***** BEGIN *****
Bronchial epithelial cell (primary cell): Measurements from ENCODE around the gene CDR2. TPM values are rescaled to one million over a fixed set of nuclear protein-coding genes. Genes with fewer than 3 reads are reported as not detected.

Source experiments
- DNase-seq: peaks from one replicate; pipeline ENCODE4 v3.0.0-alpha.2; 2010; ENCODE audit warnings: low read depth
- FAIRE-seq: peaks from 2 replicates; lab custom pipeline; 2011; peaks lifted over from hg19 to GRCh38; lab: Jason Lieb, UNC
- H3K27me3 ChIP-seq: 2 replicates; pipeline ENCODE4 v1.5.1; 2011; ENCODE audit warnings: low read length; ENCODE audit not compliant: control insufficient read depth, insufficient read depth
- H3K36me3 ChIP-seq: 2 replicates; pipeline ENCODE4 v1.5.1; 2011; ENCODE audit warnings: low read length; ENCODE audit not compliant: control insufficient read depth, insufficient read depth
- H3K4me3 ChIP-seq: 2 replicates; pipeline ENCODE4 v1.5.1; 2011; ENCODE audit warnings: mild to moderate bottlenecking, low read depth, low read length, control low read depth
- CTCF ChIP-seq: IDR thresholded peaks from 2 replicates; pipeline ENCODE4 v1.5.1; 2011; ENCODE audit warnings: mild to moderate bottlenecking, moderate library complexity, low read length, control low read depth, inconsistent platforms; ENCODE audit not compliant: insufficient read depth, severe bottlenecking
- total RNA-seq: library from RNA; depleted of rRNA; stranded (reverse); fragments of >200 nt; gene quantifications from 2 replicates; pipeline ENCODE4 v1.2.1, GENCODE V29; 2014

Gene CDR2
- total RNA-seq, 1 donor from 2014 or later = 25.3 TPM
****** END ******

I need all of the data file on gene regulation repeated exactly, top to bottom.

Bronchial epithelial cell (primary cell): Measurements from ENCODE around the gene CDR2. TPM values are rescaled to one million over a fixed set of nuclear protein-coding genes. Genes with fewer than 3 reads are reported as not detected.

Source experiments
- DNase-seq: peaks from one replicate; pipeline ENCODE4 v3.0.0-alpha.2; 2010; ENCODE audit warnings: low read depth
- FAIRE-seq: peaks from 2 replicates; lab custom pipeline; 2011; peaks lifted over from hg19 to GRCh38; lab: Jason Lieb, UNC
- H3K27me3 ChIP-seq: 2 replicates; pipeline ENCODE4 v1.5.1; 2011; ENCODE audit warnings: low read length; ENCODE audit not compliant: control insufficient read depth, insufficient read depth
- H3K36me3 ChIP-seq: 2 replicates; pipeline ENCODE4 v1.5.1; 2011; ENCODE audit warnings: low read length; ENCODE audit not compliant: control insufficient read depth, insufficient read depth
- H3K4me3 ChIP-seq: 2 replicates; pipeline ENCODE4 v1.5.1; 2011; ENCODE audit warnings: mild to moderate bottlenecking, low read depth, low read length, control low read depth
- CTCF ChIP-seq: IDR thresholded peaks from 2 replicates; pipeline ENCODE4 v1.5.1; 2011; ENCODE audit warnings: mild to moderate bottlenecking, moderate library complexity, low read length, control low read depth, inconsistent platforms; ENCODE audit not compliant: insufficient read depth, severe bottlenecking
- total RNA-seq: library from RNA; depleted of rRNA; stranded (reverse); fragments of >200 nt; gene quantifications from 2 replicates; pipeline ENCODE4 v1.2.1, GENCODE V29; 2014

Gene CDR2
- total RNA-seq, 1 donor from 2014 or later = 25.3 TPM